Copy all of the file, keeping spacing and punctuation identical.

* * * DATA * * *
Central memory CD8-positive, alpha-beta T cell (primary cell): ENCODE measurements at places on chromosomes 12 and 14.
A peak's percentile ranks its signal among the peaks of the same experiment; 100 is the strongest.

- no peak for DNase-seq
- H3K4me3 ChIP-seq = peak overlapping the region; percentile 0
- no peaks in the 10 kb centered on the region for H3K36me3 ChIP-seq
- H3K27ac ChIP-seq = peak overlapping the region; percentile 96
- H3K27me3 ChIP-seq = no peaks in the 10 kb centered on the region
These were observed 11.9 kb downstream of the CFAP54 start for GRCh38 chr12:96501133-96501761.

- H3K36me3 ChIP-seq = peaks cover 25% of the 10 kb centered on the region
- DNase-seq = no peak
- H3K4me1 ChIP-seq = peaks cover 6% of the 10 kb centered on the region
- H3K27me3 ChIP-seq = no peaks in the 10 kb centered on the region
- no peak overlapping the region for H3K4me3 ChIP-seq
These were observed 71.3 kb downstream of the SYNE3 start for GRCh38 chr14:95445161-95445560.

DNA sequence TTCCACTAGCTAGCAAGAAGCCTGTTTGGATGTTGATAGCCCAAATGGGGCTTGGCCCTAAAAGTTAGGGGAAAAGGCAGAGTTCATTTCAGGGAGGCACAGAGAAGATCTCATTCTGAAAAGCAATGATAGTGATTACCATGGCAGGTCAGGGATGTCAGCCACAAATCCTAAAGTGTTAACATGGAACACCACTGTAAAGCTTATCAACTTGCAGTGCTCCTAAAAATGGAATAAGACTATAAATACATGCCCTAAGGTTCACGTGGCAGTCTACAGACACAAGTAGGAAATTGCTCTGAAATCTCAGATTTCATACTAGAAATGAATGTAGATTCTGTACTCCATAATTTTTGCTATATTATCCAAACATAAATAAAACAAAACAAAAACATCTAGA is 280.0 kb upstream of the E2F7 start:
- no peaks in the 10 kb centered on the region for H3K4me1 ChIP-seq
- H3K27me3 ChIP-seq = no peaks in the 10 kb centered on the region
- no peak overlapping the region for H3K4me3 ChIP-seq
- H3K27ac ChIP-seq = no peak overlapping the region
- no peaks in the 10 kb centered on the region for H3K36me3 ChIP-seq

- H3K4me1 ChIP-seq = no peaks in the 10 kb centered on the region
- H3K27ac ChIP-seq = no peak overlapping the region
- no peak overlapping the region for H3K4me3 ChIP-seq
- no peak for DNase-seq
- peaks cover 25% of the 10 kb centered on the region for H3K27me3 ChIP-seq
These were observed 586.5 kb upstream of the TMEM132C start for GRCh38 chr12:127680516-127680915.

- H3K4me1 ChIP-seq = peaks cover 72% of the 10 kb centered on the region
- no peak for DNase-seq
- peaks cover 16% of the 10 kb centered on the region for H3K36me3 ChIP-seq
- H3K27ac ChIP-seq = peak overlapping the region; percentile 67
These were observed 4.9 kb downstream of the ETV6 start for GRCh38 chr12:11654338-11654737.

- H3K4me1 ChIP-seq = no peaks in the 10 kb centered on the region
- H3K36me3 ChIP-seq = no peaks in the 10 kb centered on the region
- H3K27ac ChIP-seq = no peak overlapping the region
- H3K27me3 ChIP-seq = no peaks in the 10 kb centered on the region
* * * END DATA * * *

Central memory CD8-positive, alpha-beta T cell (primary cell): ENCODE measurements at places on chromosomes 12 and 14.
A peak's percentile ranks its signal among the peaks of the same experiment; 100 is the strongest.

- no peak for DNase-seq
- H3K4me3 ChIP-seq = peak overlapping the region; percentile 0
- no peaks in the 10 kb centered on the region for H3K36me3 ChIP-seq
- H3K27ac ChIP-seq = peak overlapping the region; percentile 96
- H3K27me3 ChIP-seq = no peaks in the 10 kb centered on the region
These were observed 11.9 kb downstream of the CFAP54 start for GRCh38 chr12:96501133-96501761.

- H3K36me3 ChIP-seq = peaks cover 25% of the 10 kb centered on the region
- DNase-seq = no peak
- H3K4me1 ChIP-seq = peaks cover 6% of the 10 kb centered on the region
- H3K27me3 ChIP-seq = no peaks in the 10 kb centered on the region
- no peak overlapping the region for H3K4me3 ChIP-seq
These were observed 71.3 kb downstream of the SYNE3 start for GRCh38 chr14:95445161-95445560.

DNA sequence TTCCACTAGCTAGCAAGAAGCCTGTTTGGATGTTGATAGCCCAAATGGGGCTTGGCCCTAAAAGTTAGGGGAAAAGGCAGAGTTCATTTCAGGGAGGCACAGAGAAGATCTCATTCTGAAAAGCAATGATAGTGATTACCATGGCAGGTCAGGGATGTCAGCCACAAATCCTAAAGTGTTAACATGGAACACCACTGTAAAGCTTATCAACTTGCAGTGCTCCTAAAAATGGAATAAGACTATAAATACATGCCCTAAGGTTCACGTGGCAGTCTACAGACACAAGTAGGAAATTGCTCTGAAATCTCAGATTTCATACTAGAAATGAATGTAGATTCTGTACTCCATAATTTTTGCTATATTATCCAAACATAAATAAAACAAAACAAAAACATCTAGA is 280.0 kb upstream of the E2F7 start:
- no peaks in the 10 kb centered on the region for H3K4me1 ChIP-seq
- H3K27me3 ChIP-seq = no peaks in the 10 kb centered on the region
- no peak overlapping the region for H3K4me3 ChIP-seq
- H3K27ac ChIP-seq = no peak overlapping the region
- no peaks in the 10 kb centered on the region for H3K36me3 ChIP-seq

- H3K4me1 ChIP-seq = no peaks in the 10 kb centered on the region
- H3K27ac ChIP-seq = no peak overlapping the region
- no peak overlapping the region for H3K4me3 ChIP-seq
- no peak for DNase-seq
- peaks cover 25% of the 10 kb centered on the region for H3K27me3 ChIP-seq
These were observed 586.5 kb upstream of the TMEM132C start for GRCh38 chr12:127680516-127680915.

- H3K4me1 ChIP-seq = peaks cover 72% of the 10 kb centered on the region
- no peak for DNase-seq
- peaks cover 16% of the 10 kb centered on the region for H3K36me3 ChIP-seq
- H3K27ac ChIP-seq = peak overlapping the region; percentile 67
These were observed 4.9 kb downstream of the ETV6 start for GRCh38 chr12:11654338-11654737.

- H3K4me1 ChIP-seq = no peaks in the 10 kb centered on the region
- H3K36me3 ChIP-seq = no peaks in the 10 kb centered on the region
- H3K27ac ChIP-seq = no peak overlapping the region
- H3K27me3 ChIP-seq = no peaks in the 10 kb centered on the region